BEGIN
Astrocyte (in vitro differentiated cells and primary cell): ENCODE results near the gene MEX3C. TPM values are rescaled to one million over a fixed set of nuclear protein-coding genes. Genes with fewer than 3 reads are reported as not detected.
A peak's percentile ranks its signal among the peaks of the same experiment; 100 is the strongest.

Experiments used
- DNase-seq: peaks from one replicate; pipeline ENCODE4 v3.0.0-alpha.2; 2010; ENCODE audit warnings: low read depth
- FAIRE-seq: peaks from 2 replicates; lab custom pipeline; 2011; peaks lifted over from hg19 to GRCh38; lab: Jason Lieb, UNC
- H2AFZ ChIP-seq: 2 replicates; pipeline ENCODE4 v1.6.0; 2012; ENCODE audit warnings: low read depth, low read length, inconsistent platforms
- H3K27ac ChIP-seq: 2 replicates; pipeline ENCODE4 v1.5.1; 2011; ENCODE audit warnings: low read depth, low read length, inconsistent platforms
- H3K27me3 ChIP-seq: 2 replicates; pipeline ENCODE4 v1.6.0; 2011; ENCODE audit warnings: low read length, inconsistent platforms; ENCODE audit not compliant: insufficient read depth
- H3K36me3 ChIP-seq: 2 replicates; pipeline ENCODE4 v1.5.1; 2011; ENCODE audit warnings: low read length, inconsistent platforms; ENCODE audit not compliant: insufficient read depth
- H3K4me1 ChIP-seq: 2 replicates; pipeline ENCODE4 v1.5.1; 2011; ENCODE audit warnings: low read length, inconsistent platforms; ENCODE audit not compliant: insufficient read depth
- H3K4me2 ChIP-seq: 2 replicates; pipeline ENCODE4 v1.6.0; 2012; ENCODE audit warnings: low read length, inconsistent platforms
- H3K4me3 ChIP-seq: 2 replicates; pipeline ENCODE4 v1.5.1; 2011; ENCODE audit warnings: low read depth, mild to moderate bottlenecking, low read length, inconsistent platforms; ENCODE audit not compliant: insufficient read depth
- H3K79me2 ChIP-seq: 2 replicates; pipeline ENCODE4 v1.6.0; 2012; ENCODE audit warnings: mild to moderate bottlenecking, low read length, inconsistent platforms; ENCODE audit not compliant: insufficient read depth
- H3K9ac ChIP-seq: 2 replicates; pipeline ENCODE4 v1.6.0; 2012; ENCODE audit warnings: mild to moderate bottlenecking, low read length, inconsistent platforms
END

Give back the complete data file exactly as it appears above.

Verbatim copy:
Astrocyte (in vitro differentiated cells and primary cell): ENCODE results near the gene MEX3C. TPM values are rescaled to one million over a fixed set of nuclear protein-coding genes. Genes with fewer than 3 reads are reported as not detected.
A peak's percentile ranks its signal among the peaks of the same experiment; 100 is the strongest.

Experiments used
- DNase-seq: peaks from one replicate; pipeline ENCODE4 v3.0.0-alpha.2; 2010; ENCODE audit warnings: low read depth
- FAIRE-seq: peaks from 2 replicates; lab custom pipeline; 2011; peaks lifted over from hg19 to GRCh38; lab: Jason Lieb, UNC
- H2AFZ ChIP-seq: 2 replicates; pipeline ENCODE4 v1.6.0; 2012; ENCODE audit warnings: low read depth, low read length, inconsistent platforms
- H3K27ac ChIP-seq: 2 replicates; pipeline ENCODE4 v1.5.1; 2011; ENCODE audit warnings: low read depth, low read length, inconsistent platforms
- H3K27me3 ChIP-seq: 2 replicates; pipeline ENCODE4 v1.6.0; 2011; ENCODE audit warnings: low read length, inconsistent platforms; ENCODE audit not compliant: insufficient read depth
- H3K36me3 ChIP-seq: 2 replicates; pipeline ENCODE4 v1.5.1; 2011; ENCODE audit warnings: low read length, inconsistent platforms; ENCODE audit not compliant: insufficient read depth
- H3K4me1 ChIP-seq: 2 replicates; pipeline ENCODE4 v1.5.1; 2011; ENCODE audit warnings: low read length, inconsistent platforms; ENCODE audit not compliant: insufficient read depth
- H3K4me2 ChIP-seq: 2 replicates; pipeline ENCODE4 v1.6.0; 2012; ENCODE audit warnings: low read length, inconsistent platforms
- H3K4me3 ChIP-seq: 2 replicates; pipeline ENCODE4 v1.5.1; 2011; ENCODE audit warnings: low read depth, mild to moderate bottlenecking, low read length, inconsistent platforms; ENCODE audit not compliant: insufficient read depth
- H3K79me2 ChIP-seq: 2 replicates; pipeline ENCODE4 v1.6.0; 2012; ENCODE audit warnings: mild to moderate bottlenecking, low read length, inconsistent platforms; ENCODE audit not compliant: insufficient read depth
- H3K9ac ChIP-seq: 2 replicates; pipeline ENCODE4 v1.6.0; 2012; ENCODE audit warnings: mild to moderate bottlenecking, low read length, inconsistent platforms